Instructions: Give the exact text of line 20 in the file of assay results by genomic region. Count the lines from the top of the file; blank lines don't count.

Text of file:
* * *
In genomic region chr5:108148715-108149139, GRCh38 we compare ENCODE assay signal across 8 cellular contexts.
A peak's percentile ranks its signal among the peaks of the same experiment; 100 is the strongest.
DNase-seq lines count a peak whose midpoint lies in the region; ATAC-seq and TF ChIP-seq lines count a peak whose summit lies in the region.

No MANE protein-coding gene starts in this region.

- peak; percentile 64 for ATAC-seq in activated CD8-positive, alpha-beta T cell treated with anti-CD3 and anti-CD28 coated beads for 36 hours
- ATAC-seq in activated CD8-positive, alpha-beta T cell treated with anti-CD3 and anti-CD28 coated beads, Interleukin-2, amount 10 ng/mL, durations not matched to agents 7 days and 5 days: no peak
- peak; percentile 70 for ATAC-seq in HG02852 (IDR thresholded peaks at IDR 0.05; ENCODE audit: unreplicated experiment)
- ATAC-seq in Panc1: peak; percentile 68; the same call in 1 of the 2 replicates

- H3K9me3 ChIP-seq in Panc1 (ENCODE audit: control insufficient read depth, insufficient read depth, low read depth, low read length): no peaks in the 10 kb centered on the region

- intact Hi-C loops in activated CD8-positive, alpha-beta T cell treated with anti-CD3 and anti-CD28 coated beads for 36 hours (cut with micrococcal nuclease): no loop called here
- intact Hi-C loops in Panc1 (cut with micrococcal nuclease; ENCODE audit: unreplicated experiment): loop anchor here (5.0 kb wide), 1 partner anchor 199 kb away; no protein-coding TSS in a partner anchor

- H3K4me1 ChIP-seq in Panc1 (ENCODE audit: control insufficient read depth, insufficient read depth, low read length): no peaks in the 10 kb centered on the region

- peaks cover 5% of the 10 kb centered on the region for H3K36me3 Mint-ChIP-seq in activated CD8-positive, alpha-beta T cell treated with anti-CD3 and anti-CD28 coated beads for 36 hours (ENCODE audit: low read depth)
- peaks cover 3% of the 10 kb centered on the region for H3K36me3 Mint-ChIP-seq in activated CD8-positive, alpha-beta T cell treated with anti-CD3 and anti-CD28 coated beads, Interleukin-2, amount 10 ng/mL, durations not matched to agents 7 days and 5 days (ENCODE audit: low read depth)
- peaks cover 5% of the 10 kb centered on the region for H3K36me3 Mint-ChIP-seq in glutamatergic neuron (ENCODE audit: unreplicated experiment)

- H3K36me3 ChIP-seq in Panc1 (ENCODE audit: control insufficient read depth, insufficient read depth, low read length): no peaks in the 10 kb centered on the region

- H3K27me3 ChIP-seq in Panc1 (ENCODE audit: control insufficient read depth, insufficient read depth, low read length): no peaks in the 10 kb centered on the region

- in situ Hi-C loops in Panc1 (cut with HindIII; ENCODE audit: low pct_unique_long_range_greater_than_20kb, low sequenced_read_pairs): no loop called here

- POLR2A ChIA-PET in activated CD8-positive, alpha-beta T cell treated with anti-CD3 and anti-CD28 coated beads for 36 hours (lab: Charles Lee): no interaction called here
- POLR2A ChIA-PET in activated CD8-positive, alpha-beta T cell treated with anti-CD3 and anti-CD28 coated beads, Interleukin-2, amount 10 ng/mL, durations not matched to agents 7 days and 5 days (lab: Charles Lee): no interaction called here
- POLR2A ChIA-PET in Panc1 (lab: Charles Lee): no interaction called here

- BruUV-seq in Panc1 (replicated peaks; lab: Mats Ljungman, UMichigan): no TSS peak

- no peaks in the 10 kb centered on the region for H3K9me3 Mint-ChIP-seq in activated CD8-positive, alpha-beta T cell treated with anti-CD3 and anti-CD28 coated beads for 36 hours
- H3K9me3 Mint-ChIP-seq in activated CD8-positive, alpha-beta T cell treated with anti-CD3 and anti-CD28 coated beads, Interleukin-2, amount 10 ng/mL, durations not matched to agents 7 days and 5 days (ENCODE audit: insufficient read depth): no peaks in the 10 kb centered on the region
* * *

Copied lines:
- POLR2A ChIA-PET in activated CD8-positive, alpha-beta T cell treated with anti-CD3 and anti-CD28 coated beads, Interleukin-2, amount 10 ng/mL, durations not matched to agents 7 days and 5 days (lab: Charles Lee): no interaction called here